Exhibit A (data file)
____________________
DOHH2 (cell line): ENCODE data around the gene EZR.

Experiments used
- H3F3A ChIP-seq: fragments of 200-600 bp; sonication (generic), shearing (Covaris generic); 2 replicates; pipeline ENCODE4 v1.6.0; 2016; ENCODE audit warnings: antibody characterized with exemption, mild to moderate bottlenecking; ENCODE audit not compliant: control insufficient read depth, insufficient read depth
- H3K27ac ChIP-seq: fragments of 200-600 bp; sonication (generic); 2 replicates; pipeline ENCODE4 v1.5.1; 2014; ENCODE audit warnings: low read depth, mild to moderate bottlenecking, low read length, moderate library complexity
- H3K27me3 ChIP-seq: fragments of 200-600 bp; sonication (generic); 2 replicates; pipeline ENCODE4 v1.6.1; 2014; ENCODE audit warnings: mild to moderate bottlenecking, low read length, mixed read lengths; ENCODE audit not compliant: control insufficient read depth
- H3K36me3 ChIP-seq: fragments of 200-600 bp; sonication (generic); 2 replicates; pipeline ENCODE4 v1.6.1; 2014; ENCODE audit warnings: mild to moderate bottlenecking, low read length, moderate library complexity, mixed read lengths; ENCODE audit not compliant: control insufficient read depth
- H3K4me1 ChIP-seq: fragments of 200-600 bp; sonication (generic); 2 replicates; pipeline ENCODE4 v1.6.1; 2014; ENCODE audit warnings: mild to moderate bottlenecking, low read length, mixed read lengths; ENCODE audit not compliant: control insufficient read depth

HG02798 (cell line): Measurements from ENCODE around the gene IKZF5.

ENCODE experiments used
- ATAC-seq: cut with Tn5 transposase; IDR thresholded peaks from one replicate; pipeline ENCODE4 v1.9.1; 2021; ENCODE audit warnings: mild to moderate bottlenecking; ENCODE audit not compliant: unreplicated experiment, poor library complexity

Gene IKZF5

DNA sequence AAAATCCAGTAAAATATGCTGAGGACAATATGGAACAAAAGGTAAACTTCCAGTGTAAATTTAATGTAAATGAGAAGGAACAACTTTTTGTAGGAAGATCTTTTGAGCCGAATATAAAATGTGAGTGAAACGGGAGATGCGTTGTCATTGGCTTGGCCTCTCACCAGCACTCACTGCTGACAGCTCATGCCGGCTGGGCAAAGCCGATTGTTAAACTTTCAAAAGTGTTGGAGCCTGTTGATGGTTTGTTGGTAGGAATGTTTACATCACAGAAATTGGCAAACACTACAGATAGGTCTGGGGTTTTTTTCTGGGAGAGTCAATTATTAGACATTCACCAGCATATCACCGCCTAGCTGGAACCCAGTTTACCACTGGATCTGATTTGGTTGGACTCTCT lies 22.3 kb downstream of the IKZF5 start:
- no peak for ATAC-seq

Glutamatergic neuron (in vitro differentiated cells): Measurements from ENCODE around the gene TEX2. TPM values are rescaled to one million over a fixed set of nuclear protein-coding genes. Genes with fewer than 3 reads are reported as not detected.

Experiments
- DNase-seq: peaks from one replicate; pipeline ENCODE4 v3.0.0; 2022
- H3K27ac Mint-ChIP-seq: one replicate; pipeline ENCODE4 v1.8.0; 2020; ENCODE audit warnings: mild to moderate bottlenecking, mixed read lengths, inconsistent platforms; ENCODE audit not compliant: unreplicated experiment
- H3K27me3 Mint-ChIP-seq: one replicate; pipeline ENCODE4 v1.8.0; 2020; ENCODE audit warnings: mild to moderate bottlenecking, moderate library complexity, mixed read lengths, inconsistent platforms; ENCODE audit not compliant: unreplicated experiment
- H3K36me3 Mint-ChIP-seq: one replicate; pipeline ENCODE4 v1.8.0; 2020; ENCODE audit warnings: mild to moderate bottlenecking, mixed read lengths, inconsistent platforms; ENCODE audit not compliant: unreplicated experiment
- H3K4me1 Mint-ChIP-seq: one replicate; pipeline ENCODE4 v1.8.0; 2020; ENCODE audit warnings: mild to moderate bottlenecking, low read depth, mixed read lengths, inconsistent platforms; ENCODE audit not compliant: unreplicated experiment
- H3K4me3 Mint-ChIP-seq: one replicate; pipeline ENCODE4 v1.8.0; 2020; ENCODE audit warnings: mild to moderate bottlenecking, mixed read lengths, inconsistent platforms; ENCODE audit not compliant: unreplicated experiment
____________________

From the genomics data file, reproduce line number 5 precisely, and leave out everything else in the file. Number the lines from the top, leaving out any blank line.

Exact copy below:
- H3K27me3 ChIP-seq: fragments of 200-600 bp; sonication (generic); 2 replicates; pipeline ENCODE4 v1.6.1; 2014; ENCODE audit warnings: mild to moderate bottlenecking, low read length, mixed read lengths; ENCODE audit not compliant: control insufficient read depth